Skip to main content

Our recent work

The Federal Court of Australia has today ordered Westpac to pay a $1.3 billion penalty for its breaches of the Anti-Money Laundering and Counter-Terrorism Financing Act 2006 (AML/CTF Act).

AUSTRAC has decided not to undertake further regulatory action after considering the findings and recommendations identified in the Afterpay's external audit report.

A new financial crime guide released today will help businesses to combat Australia’s illegal wildlife trafficking trade by identifying, targeting and reporting suspicious financial activity.

Westpac and AUSTRAC have today agreed to a 1.3 billion dollar proposed penalty over Westpac’s breaches of the Anti-Money Laundering and Counter-Terrorism Financing Act 2006 (AML/CTF Act). Westpac and AUSTRAC have agreed that the proposed penalty reflects the seriousness and magnitude of compliance failings by Westpac.

As announced by the Attorney-General and Minister Dutton, I am pleased to confirm that AUSTRAC and Westpac have reached an agreement in which Westpac has admitted to over 23 million breaches of the AML/CTF Act and has agreed to pay a civil penalty of 1.3 billion dollars.

The Federal Court will now determine whether an order for the proposed penalty is appropriate. Subject to the Federal Court’s findings, both AUSTRAC and Westpac agree that this agreement reflects the seriousness and magnitude of compliance failings by Westpac.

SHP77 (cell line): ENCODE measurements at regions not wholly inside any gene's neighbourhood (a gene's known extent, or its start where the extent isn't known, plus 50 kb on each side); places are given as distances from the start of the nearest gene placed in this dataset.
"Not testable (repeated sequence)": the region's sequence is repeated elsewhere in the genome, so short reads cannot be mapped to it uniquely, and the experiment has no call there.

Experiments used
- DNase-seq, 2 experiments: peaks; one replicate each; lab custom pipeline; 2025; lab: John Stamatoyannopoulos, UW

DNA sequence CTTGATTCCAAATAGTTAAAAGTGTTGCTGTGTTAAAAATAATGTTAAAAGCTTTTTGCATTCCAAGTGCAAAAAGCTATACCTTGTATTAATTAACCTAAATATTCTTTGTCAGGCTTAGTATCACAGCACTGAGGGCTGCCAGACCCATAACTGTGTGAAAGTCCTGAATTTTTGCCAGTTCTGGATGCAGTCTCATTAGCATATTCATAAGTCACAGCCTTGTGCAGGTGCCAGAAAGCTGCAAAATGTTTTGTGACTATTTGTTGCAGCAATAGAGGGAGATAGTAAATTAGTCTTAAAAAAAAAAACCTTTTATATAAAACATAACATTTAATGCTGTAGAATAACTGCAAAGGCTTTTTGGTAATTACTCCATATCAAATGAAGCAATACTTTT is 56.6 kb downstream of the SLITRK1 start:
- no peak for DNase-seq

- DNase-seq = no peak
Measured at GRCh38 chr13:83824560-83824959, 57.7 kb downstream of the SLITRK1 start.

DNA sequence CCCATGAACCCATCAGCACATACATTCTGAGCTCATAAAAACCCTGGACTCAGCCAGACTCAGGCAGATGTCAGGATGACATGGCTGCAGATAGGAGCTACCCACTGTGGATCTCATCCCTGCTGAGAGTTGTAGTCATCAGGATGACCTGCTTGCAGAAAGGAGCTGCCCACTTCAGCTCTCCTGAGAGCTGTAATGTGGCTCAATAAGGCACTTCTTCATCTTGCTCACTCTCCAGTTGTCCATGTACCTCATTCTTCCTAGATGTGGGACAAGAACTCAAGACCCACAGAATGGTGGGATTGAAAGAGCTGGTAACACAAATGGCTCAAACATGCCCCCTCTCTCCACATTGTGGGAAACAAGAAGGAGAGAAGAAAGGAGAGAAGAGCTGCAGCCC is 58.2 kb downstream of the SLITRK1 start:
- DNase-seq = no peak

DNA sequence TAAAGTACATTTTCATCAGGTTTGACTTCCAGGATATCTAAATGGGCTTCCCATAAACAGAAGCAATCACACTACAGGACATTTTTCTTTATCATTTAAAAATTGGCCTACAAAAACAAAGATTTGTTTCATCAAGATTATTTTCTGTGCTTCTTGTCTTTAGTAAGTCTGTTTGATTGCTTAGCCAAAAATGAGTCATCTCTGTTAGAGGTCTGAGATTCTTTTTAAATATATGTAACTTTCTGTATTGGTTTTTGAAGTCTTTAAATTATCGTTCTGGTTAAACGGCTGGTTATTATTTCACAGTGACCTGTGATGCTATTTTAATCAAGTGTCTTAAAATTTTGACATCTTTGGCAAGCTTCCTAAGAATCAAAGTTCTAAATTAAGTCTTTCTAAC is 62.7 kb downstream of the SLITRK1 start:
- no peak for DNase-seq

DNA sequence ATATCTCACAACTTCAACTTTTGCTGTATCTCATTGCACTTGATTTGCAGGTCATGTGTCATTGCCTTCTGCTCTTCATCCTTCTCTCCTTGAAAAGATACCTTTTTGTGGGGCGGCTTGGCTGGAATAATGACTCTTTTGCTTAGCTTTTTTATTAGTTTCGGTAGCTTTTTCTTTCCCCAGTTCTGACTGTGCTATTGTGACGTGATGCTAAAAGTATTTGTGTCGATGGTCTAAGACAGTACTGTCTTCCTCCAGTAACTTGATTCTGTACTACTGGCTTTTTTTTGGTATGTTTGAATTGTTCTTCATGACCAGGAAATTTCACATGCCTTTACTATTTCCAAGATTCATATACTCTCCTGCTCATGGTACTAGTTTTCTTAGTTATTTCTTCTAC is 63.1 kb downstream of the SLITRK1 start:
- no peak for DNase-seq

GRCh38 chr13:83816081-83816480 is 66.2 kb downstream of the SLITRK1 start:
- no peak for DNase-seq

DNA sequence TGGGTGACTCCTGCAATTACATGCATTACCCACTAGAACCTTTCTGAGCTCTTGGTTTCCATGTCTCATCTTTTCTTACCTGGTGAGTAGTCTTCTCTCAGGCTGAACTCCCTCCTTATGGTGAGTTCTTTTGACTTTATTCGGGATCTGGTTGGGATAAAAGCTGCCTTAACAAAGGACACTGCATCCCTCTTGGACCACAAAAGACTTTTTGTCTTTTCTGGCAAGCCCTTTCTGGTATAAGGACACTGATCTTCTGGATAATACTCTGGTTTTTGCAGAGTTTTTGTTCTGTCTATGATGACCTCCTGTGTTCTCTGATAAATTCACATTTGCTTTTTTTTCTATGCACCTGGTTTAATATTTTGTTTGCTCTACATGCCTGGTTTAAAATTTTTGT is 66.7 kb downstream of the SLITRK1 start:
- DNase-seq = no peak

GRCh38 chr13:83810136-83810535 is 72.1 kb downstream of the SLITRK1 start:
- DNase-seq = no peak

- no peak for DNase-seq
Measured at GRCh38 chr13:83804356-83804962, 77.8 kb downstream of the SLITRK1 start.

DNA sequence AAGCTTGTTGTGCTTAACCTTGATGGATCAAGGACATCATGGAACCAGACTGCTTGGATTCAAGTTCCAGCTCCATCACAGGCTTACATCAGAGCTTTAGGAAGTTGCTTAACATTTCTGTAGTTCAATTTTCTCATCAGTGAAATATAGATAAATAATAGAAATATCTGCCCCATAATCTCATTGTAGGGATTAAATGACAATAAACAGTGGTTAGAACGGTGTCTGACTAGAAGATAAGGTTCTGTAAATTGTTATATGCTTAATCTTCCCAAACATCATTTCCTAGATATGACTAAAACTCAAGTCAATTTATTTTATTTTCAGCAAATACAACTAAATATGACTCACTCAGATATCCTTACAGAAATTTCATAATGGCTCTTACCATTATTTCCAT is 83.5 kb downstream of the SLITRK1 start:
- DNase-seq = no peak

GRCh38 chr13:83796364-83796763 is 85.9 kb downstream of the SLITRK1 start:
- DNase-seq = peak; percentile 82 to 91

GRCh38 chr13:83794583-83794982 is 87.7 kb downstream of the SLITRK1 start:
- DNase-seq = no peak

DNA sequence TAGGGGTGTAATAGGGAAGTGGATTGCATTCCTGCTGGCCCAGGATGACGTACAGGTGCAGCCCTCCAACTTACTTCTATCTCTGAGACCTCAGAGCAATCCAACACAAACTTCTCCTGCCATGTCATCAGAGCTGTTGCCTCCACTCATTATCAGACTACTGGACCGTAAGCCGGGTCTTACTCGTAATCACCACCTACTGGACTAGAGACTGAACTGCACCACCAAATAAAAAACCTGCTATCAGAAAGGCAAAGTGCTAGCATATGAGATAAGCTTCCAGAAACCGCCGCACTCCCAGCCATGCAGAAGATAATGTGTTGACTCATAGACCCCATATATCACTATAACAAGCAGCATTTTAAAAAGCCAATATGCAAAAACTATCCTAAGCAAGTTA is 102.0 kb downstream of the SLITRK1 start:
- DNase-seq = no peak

AUSTRAC has issued an infringement notice to State Street Bank and Trust Company (State Street) for over $1.24 million for failing to report international funds transfers.

This month, AUSTRAC launched the 2020 Analyst Exchange Program (AEP) with our Indonesian partner, the Financial Transaction Reports and Analysis Centre (PPATK). Now in its 8th year, the program is being delivered remotely for the first time due to COVID-19 and runs until June.

The AEP is a fundamental to AUSTRAC’s collaboration with regional partners to build capacity to combat the regional threats we face from criminals and terrorists. The program brings together analysts from both Indonesia and Australia to build financial intelligence skills and capabilities.

Today, AUSTRAC announced a change to the AML/CTF customer ID and verification Rule to help people experiencing family and domestic violence. Under the rule, if a customer cannot produce their driver’s license or birth certificate, or show a different address, banks and other regulated businesses can use alternative ways to verify their customer’s identity.

The global COVID-19 pandemic is impacting all Australians and Australian businesses. AUSTRAC acknowledges that this is an unprecedented and uncertain time for you and your business.

We understand the importance of supporting you during this time, while ensuring that we continue to fight financial crime.

On 23 September 2019, AUSTRAC ordered the appointment of an external auditor to examine ongoing concerns regarding PayPal Australia’s compliance with the Anti-Money Laundering and Counter-Terrorism Financing Act 2006 (the AML/CTF Act).